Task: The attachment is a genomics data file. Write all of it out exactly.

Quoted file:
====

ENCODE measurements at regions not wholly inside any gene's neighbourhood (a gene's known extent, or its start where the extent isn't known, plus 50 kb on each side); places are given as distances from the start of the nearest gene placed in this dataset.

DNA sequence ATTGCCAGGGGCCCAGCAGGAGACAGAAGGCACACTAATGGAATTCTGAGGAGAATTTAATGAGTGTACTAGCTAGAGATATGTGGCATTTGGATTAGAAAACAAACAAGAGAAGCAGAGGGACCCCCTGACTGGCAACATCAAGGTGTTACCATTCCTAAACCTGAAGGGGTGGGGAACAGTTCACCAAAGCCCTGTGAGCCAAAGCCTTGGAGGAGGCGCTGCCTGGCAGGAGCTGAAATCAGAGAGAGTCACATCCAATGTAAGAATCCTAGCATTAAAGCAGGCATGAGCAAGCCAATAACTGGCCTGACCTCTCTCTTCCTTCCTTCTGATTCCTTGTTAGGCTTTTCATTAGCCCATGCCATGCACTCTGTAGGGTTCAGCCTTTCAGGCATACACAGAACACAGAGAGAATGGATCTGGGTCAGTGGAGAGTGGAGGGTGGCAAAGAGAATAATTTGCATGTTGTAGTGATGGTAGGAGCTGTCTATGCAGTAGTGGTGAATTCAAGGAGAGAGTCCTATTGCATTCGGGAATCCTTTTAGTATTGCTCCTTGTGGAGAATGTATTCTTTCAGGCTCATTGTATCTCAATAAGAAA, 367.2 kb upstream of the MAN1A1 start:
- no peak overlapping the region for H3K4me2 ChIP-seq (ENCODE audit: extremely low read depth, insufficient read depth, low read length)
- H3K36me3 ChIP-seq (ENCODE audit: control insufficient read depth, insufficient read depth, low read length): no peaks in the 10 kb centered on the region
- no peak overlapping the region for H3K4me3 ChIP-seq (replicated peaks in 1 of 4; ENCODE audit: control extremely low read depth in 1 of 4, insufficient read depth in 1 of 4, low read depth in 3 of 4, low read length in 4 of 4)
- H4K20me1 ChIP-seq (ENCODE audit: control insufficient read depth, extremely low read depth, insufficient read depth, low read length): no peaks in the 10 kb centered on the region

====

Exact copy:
ENCODE measurements at regions not wholly inside any gene's neighbourhood (a gene's known extent, or its start where the extent isn't known, plus 50 kb on each side); places are given as distances from the start of the nearest gene placed in this dataset.

DNA sequence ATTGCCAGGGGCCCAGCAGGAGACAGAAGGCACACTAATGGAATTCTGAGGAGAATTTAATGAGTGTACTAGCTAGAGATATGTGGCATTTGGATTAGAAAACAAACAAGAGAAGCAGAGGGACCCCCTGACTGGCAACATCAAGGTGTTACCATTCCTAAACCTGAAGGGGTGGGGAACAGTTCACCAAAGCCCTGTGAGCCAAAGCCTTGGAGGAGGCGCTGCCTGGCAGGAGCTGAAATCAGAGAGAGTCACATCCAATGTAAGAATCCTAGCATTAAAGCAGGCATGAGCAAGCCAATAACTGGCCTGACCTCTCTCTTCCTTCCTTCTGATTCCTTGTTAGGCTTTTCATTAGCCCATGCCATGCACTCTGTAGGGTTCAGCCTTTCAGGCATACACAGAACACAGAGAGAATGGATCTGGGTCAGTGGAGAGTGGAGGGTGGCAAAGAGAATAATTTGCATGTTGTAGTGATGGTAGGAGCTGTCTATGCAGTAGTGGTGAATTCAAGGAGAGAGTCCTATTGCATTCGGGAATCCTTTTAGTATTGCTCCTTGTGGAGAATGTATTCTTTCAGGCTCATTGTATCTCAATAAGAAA, 367.2 kb upstream of the MAN1A1 start:
- no peak overlapping the region for H3K4me2 ChIP-seq (ENCODE audit: extremely low read depth, insufficient read depth, low read length)
- H3K36me3 ChIP-seq (ENCODE audit: control insufficient read depth, insufficient read depth, low read length): no peaks in the 10 kb centered on the region
- no peak overlapping the region for H3K4me3 ChIP-seq (replicated peaks in 1 of 4; ENCODE audit: control extremely low read depth in 1 of 4, insufficient read depth in 1 of 4, low read depth in 3 of 4, low read length in 4 of 4)
- H4K20me1 ChIP-seq (ENCODE audit: control insufficient read depth, extremely low read depth, insufficient read depth, low read length): no peaks in the 10 kb centered on the region